Glamour of Garmisch

Dear Flynnstones,

Errol visited the town of Garmisch-Partenkirchen in April of 1953 tongueincheekishly claiming to be looking for a yodeling teacher for his next movie „William Tell“. He was accompanied by his new wing man, the former RAF pilot Barry Mahon and Nato De Angelis, a small part time Italian film producer.

At night they all went to the open air nightclub, the legendary Casa Carioca. Built by the AFRC (American Forces Recreation Center), it opened in March of 1946 and boasted a Mauritanean architecture centered around a year round open ice rink, where nightly revues with up to 40 performers on skates took place.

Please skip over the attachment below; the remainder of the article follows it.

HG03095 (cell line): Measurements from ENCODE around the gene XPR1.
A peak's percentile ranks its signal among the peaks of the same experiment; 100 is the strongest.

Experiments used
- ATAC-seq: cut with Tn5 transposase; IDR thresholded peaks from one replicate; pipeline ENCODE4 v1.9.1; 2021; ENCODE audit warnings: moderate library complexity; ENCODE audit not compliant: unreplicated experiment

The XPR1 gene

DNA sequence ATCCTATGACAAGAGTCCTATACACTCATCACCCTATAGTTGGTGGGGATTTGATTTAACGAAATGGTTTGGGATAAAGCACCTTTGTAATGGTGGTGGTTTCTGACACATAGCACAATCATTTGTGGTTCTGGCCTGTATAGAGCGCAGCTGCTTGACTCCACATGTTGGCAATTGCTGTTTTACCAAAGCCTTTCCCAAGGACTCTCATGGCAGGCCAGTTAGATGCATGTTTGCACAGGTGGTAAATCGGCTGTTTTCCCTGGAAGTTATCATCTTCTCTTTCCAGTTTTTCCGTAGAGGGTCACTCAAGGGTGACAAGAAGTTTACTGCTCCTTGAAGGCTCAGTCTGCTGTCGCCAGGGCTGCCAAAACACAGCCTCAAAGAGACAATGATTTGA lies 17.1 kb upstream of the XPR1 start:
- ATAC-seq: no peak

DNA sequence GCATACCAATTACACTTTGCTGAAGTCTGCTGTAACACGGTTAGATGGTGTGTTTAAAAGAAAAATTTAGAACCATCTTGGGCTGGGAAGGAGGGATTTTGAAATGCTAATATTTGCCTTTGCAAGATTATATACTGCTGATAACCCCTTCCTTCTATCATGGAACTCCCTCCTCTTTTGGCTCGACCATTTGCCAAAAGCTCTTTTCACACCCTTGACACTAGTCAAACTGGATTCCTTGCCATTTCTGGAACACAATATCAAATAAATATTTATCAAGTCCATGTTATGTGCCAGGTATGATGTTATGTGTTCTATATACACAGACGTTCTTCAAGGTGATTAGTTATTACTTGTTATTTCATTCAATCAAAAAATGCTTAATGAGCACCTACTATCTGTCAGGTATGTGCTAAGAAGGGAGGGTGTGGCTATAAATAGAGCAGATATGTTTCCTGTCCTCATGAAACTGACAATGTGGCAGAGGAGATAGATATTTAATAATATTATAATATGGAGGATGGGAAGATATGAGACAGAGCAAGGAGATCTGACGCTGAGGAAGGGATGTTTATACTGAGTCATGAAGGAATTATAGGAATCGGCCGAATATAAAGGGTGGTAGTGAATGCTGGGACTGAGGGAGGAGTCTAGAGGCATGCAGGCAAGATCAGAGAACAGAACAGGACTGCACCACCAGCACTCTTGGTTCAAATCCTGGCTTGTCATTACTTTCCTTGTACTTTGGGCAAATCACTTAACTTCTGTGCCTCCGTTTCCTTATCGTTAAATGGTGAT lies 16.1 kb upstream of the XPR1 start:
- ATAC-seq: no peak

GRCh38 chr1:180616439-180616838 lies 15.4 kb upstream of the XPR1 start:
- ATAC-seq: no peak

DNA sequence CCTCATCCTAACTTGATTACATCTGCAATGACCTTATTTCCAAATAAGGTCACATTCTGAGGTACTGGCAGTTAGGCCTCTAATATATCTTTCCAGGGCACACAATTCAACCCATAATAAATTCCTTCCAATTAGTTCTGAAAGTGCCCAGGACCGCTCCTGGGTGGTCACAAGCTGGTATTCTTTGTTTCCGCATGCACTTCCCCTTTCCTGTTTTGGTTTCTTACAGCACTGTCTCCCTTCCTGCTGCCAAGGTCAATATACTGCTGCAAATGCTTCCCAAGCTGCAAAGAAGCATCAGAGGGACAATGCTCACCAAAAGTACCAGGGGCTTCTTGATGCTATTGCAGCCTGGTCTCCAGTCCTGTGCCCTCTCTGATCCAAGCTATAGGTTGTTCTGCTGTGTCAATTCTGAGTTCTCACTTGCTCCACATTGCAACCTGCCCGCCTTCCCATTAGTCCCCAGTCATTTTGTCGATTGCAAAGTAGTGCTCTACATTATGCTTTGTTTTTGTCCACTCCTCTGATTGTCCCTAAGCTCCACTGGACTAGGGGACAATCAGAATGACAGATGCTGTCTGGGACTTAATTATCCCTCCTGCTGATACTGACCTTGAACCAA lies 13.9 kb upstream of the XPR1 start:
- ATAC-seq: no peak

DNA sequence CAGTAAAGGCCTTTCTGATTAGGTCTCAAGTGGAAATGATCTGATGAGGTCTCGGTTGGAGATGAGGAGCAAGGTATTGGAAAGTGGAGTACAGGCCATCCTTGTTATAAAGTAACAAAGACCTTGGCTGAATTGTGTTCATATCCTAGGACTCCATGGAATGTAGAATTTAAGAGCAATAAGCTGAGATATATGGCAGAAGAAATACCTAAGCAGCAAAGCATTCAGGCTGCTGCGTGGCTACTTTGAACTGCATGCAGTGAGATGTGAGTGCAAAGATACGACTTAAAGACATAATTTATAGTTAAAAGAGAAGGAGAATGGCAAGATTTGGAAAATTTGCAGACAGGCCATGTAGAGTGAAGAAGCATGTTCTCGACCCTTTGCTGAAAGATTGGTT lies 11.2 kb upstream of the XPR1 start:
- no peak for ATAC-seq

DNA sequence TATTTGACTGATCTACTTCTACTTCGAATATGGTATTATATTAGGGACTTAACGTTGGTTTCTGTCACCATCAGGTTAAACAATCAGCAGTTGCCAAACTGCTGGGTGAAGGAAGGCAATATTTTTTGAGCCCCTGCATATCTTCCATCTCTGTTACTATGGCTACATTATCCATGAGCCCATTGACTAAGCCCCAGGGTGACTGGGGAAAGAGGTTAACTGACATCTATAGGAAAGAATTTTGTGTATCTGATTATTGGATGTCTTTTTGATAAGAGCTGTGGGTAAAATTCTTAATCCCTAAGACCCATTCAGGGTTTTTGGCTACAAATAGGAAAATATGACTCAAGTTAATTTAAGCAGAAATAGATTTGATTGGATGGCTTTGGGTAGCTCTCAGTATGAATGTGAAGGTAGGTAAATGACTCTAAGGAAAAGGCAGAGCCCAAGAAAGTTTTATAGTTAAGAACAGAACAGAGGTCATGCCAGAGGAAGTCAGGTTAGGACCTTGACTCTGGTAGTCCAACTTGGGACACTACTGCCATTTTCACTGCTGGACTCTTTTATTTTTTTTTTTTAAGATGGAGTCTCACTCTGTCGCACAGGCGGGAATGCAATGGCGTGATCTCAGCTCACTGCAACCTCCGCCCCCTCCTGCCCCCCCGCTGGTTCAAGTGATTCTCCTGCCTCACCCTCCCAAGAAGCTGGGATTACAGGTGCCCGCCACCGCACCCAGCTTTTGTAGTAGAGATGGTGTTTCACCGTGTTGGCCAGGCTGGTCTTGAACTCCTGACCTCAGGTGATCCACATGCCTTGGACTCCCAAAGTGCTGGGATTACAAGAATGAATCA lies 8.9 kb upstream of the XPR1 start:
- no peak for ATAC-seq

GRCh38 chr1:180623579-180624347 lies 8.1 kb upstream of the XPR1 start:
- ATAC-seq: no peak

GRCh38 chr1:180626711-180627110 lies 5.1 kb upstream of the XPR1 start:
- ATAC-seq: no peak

Once the skaters were done with their show, a tractor pulled in a wooden dancefloor putting it on top of the ice.

Lobster tails, steaks and hamburgers were on the menu, initially for Americans only. But not because the American army held a grudge against Germans, but because German customs shut out their locals from this tax free heaven. The staff from local stock rapidly found their way around to good food and drinks nonetheless. The waiters were instructed to pour the left over cocktails in a bucket attached to a long tube which collected the high octane alcoholics on the other side. The Long Island Iced Tea may have originated right there and then.

Unfortunately the venue burned down to the ground for reasons unknown on November 5 of 1970 and was restructured into a bowling alley and a movie theatre complex.



— shangheinz

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